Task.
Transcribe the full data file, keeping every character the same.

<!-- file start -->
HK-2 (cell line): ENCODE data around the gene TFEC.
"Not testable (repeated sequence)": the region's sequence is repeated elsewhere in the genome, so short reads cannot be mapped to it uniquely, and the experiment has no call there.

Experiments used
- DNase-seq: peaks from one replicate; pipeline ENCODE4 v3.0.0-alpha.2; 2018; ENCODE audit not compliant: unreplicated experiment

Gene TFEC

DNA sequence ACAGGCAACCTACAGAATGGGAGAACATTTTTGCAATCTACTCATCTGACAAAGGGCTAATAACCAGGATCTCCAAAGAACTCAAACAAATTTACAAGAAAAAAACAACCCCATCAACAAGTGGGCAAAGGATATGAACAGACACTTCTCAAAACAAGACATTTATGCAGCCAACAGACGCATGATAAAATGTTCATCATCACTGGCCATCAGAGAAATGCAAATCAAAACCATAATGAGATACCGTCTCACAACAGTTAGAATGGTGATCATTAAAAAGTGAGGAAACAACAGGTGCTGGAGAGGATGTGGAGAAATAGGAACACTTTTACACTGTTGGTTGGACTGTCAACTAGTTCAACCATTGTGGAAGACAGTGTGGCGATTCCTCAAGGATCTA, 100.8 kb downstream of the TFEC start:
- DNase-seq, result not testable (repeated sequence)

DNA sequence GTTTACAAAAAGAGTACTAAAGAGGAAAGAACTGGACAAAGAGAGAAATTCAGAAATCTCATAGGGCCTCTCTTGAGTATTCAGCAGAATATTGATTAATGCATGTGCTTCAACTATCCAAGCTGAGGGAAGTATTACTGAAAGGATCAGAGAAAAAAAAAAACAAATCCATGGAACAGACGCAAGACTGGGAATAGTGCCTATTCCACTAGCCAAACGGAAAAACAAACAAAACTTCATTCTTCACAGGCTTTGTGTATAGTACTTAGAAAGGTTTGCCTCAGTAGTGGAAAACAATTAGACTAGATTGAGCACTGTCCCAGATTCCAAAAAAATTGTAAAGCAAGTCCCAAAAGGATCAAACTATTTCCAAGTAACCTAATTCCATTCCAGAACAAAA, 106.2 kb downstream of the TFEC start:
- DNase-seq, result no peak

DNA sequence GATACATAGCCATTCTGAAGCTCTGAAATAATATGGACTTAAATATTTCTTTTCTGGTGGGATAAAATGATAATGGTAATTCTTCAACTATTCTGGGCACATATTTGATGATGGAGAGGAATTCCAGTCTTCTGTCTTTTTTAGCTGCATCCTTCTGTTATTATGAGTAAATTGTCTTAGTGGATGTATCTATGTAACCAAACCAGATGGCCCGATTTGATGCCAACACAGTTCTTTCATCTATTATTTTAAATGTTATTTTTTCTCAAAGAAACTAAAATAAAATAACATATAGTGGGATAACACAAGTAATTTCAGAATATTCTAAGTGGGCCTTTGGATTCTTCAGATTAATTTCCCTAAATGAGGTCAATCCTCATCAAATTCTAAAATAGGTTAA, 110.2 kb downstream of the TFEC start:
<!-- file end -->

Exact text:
HK-2 (cell line): ENCODE data around the gene TFEC.
"Not testable (repeated sequence)": the region's sequence is repeated elsewhere in the genome, so short reads cannot be mapped to it uniquely, and the experiment has no call there.

Experiments used
- DNase-seq: peaks from one replicate; pipeline ENCODE4 v3.0.0-alpha.2; 2018; ENCODE audit not compliant: unreplicated experiment

Gene TFEC

DNA sequence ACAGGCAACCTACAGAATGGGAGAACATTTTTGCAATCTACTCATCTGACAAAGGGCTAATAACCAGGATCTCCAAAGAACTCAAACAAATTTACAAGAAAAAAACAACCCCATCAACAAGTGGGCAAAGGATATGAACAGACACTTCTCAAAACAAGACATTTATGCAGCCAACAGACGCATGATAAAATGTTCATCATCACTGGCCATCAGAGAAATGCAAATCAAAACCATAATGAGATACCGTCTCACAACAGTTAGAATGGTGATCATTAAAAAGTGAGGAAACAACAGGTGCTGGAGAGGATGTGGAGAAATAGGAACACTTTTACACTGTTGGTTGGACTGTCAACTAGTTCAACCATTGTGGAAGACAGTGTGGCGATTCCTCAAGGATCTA, 100.8 kb downstream of the TFEC start:
- DNase-seq, result not testable (repeated sequence)

DNA sequence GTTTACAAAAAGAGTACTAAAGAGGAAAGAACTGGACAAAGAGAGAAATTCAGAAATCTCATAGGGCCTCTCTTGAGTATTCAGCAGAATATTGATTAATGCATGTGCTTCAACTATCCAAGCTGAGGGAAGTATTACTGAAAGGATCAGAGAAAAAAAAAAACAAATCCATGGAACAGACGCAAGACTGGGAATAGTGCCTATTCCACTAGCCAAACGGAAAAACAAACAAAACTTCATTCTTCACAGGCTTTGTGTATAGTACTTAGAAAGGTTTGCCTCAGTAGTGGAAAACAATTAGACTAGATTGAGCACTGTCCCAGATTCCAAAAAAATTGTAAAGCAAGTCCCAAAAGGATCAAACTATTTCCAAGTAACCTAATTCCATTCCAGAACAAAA, 106.2 kb downstream of the TFEC start:
- DNase-seq, result no peak

DNA sequence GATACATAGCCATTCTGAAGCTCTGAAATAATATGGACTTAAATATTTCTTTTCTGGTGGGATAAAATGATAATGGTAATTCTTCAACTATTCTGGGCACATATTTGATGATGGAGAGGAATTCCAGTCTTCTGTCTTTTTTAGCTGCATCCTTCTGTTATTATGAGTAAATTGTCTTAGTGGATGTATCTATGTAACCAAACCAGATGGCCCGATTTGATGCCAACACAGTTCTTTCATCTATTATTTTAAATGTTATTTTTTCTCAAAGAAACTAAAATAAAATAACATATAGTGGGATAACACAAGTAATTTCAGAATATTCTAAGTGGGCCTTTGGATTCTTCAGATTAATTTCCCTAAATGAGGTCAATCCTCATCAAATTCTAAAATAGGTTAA, 110.2 kb downstream of the TFEC start: